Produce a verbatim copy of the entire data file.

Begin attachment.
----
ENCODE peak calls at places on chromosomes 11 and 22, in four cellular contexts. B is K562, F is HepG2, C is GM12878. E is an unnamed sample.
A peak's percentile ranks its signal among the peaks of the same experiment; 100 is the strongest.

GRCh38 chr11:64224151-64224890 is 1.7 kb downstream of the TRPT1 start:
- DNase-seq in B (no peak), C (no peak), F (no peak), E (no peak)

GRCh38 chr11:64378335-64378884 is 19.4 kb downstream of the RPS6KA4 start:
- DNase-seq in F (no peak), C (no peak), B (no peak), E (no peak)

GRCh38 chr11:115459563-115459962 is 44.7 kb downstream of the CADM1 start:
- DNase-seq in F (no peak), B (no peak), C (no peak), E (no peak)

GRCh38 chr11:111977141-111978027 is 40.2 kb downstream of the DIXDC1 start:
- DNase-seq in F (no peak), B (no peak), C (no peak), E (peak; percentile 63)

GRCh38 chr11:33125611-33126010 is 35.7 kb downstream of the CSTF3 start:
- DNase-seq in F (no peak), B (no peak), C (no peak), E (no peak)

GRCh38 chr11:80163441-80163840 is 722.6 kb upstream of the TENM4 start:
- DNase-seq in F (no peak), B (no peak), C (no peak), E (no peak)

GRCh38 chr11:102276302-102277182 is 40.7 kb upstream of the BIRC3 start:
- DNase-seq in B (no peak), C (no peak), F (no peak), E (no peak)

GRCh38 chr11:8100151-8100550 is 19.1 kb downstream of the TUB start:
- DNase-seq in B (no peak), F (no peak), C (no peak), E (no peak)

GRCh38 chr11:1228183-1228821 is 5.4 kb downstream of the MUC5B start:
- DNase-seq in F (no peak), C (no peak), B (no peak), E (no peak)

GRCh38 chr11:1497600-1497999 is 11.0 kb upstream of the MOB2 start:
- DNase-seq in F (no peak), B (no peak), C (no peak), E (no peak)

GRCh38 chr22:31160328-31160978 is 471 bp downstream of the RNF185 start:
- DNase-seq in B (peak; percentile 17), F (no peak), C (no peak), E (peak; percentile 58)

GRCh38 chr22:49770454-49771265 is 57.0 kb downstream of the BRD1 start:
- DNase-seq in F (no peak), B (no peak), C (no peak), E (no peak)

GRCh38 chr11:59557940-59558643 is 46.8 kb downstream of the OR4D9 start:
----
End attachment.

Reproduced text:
ENCODE peak calls at places on chromosomes 11 and 22, in four cellular contexts. B is K562, F is HepG2, C is GM12878. E is an unnamed sample.
A peak's percentile ranks its signal among the peaks of the same experiment; 100 is the strongest.

GRCh38 chr11:64224151-64224890 is 1.7 kb downstream of the TRPT1 start:
- DNase-seq in B (no peak), C (no peak), F (no peak), E (no peak)

GRCh38 chr11:64378335-64378884 is 19.4 kb downstream of the RPS6KA4 start:
- DNase-seq in F (no peak), C (no peak), B (no peak), E (no peak)

GRCh38 chr11:115459563-115459962 is 44.7 kb downstream of the CADM1 start:
- DNase-seq in F (no peak), B (no peak), C (no peak), E (no peak)

GRCh38 chr11:111977141-111978027 is 40.2 kb downstream of the DIXDC1 start:
- DNase-seq in F (no peak), B (no peak), C (no peak), E (peak; percentile 63)

GRCh38 chr11:33125611-33126010 is 35.7 kb downstream of the CSTF3 start:
- DNase-seq in F (no peak), B (no peak), C (no peak), E (no peak)

GRCh38 chr11:80163441-80163840 is 722.6 kb upstream of the TENM4 start:
- DNase-seq in F (no peak), B (no peak), C (no peak), E (no peak)

GRCh38 chr11:102276302-102277182 is 40.7 kb upstream of the BIRC3 start:
- DNase-seq in B (no peak), C (no peak), F (no peak), E (no peak)

GRCh38 chr11:8100151-8100550 is 19.1 kb downstream of the TUB start:
- DNase-seq in B (no peak), F (no peak), C (no peak), E (no peak)

GRCh38 chr11:1228183-1228821 is 5.4 kb downstream of the MUC5B start:
- DNase-seq in F (no peak), C (no peak), B (no peak), E (no peak)

GRCh38 chr11:1497600-1497999 is 11.0 kb upstream of the MOB2 start:
- DNase-seq in F (no peak), B (no peak), C (no peak), E (no peak)

GRCh38 chr22:31160328-31160978 is 471 bp downstream of the RNF185 start:
- DNase-seq in B (peak; percentile 17), F (no peak), C (no peak), E (peak; percentile 58)

GRCh38 chr22:49770454-49771265 is 57.0 kb downstream of the BRD1 start:
- DNase-seq in F (no peak), B (no peak), C (no peak), E (no peak)

GRCh38 chr11:59557940-59558643 is 46.8 kb downstream of the OR4D9 start: